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2018-10-26 10:30

Lance Branquinho

Image: Wheels24

Which are some of the most important and symbolic cars to have gone on sale in South Africa, this decade? Lance Branquinho takes a look at a few examples.

VW Polo Vivo

Never underestimate the ability of VW to perfectly analyse and understand the dynamics of South African car buyers.

As the company’s hugely successful Citi Golf continuation project met an inevitable end in the late 2000s, VW knew it would have to find a substitute.

READ: SA’s best-selling cars: Polo Vivo tops penultimate month in 2017

The decision was to re-roll its fourth-generation Polo as a Vivo and for most of this decade, it has been the most sought-after hatchback for first-time South African car buyers.

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With safety features and cabin comfort that City Golf owners could never have imagined, Vivo has become the benign and socially acceptable reapplication of VW’s immensely successful product recycling strategy. You could call it’s the contemporary Citi Gold, but it’s much better and safe than that comparison would imply. 

BMW i3

Although Nissan’s Leaf was first to market, BMW’s incredibly slick i3 can rightfully claim to be South African’s most successful battery car. Featuring an architecture of carbon-fibre, with excellent packaging, it has been a revelation.

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With i3, BMW didn’t apply battery technology to an existing internal combustion platform, which inevitably ends as a hapless compromise. They enlisted the company’s most visionary engineers and gave them a simple brief: build a battery car, which drives as a BMW should.

The execution delivered exactly that. Although sales numbers have been limited, it’s nearly to find a pre-owned i3 for sale, which means only one thing: those who own them, love them.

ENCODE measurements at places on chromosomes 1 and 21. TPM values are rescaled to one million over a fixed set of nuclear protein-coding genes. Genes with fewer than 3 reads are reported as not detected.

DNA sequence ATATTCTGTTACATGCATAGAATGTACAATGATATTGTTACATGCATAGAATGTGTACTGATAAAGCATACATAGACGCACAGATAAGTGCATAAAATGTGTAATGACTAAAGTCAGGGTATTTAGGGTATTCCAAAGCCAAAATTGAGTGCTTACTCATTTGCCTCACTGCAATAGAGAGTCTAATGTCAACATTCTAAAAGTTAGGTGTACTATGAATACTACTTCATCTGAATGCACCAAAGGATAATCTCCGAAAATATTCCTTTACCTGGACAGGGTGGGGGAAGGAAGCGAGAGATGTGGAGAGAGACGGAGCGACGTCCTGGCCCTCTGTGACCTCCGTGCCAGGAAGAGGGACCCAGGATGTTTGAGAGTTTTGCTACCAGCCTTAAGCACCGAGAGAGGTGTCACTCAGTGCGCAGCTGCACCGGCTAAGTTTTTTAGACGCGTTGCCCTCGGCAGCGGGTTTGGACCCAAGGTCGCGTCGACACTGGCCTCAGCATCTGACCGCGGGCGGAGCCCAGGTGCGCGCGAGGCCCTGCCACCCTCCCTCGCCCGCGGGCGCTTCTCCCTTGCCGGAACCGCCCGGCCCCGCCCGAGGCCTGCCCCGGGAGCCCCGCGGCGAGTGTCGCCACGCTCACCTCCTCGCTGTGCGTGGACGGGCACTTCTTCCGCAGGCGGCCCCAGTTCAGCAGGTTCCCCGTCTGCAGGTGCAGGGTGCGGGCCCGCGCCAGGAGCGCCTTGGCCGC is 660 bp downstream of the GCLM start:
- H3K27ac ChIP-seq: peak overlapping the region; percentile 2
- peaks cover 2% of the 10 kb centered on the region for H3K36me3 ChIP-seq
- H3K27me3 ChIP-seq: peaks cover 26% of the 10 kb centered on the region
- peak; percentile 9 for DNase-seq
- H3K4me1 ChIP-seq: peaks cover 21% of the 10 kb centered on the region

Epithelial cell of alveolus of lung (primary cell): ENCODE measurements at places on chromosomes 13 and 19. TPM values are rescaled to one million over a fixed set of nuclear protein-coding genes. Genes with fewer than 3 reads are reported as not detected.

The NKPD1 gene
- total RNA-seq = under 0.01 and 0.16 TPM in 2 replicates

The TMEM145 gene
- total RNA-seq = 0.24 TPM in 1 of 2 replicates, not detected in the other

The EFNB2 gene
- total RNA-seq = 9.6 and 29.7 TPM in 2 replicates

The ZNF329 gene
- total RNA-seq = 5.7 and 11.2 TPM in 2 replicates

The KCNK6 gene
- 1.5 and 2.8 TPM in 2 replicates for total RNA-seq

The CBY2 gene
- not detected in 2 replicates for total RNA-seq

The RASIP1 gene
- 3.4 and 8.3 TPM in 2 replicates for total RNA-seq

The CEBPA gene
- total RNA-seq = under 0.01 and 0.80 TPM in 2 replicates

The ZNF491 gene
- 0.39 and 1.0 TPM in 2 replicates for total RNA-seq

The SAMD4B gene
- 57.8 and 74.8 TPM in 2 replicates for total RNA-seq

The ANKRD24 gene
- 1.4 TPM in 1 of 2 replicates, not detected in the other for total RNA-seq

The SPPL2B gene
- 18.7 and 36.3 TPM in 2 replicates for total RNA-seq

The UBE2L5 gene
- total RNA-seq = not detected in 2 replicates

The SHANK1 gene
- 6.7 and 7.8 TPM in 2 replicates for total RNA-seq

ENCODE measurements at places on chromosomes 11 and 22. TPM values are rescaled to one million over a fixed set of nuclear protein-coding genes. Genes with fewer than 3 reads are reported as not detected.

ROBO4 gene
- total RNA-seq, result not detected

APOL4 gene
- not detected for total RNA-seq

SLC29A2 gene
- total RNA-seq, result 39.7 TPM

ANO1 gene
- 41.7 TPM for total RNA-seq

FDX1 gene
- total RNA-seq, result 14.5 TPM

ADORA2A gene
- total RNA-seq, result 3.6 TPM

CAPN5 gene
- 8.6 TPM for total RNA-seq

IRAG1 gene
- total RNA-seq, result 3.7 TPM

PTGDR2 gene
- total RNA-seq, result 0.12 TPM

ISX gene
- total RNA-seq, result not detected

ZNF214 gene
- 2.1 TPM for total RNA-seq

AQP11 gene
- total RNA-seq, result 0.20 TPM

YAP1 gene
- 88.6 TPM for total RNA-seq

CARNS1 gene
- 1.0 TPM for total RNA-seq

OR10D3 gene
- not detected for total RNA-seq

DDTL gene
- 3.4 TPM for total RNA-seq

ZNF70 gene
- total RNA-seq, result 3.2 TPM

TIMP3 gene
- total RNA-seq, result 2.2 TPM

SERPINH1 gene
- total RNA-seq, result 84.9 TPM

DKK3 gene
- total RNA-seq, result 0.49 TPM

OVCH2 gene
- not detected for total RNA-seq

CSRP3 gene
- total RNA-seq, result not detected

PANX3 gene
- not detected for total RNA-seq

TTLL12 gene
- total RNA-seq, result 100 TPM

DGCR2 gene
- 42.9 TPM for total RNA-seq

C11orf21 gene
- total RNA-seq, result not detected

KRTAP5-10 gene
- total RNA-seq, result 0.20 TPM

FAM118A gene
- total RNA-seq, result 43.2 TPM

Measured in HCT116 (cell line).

Volvo S90

The large luxury sedan is a vehicle class under threat, from similarly sized and equipped SUVs. A segment traditionally dominated by German cars, Volvo S90 is symbolically different.

The S90’s existence is evidence of a resurgent Volvo, bold enough to risk building a large four-door luxury car – something French brands have abandoned.

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With its pleasingly logical Swedish ergonomics and a driver interface which isn’t optimised for Nürburgring lap times, unlike nearly every German sedan car range, it’s an overwhelmingly soothing car to drive.

The S90 is a triumphant return to luxury car values: ride quality and effortless cruising ability, instead of frantic gearbox and steering algorithms – which have become the standard for its German rivals. 

Kia Stinger

Celebrated for its compact hatchbacks and SUVs, this is Kia’s most ambitious attempt to showcase the brand’s engineering prowess.

A luxury car, technically a fastback with room for five passengers, the Stinger is rear-wheel drive, powered by a turbocharged V6 and built with the keen driver in mind. The keen driver burdened by family logistics. Hence that hatchback load configuration, which totals to 406 litres.

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It looks dramatically different and with the input of former BMW engineers, such as project leader Albert Biermann, who previously worked as vice president of BMW’s M-Division, it’s a properly dynamic performance car.

Stinger symbolises the building confidence of Kia, which has established itself with budget projects and now harbours an ambition on conquering market share once considered impenetrable by German manufacturers.

Toyota Quantum

The vehicle which mobilises South Africa. It’s an unhappy truth, but most South Africans are not private vehicle owners, nor do they have access to quality public transport.

For this car-less majority, the Quantum is their logistical solution, whether it is as part of the daily commute, or those longer journeys from a city abode to family events in rural geographies.

Quantum can rightfully rank as the most important vehicle in South Africa, calculated by the sheer number of people it transports. And these vehicles live very testing lives, driven fully laden most of the time, and never in an economical fashion.

It is perhaps the best test case marketing for Toyota’s product quality, that Quantum remains the unanimous choice of taxi operators. Quantum’s so awesome, Toyota’s had a biggest enough margin in demand to even build a Ses'fikile version, with patriotic side-graphics.

For those South Africans who can’t yet afford a car, their most trusted vehicle is a Quantum. Because they just keep running, from morning to night, day after day. Year after year. With an occasional service interval, here and there.

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